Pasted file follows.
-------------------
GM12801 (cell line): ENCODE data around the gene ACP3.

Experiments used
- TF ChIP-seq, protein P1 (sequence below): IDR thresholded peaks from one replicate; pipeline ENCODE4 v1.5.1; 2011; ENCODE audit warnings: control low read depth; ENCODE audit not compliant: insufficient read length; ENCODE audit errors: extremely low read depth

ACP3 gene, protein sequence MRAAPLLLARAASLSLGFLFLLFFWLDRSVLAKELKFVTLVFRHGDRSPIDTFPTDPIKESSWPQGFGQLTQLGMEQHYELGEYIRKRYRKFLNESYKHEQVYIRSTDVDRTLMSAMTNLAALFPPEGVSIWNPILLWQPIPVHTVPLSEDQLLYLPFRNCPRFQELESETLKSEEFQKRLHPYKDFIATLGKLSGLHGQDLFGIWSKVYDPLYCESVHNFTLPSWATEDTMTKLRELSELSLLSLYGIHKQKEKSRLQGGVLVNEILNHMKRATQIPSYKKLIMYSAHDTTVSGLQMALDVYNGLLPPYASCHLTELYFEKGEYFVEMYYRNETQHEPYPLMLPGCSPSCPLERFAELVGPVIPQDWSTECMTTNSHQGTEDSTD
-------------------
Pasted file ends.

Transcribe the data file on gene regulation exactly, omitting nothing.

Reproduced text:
GM12801 (cell line): ENCODE data around the gene ACP3.

Experiments used
- TF ChIP-seq, protein P1 (sequence below): IDR thresholded peaks from one replicate; pipeline ENCODE4 v1.5.1; 2011; ENCODE audit warnings: control low read depth; ENCODE audit not compliant: insufficient read length; ENCODE audit errors: extremely low read depth

ACP3 gene, protein sequence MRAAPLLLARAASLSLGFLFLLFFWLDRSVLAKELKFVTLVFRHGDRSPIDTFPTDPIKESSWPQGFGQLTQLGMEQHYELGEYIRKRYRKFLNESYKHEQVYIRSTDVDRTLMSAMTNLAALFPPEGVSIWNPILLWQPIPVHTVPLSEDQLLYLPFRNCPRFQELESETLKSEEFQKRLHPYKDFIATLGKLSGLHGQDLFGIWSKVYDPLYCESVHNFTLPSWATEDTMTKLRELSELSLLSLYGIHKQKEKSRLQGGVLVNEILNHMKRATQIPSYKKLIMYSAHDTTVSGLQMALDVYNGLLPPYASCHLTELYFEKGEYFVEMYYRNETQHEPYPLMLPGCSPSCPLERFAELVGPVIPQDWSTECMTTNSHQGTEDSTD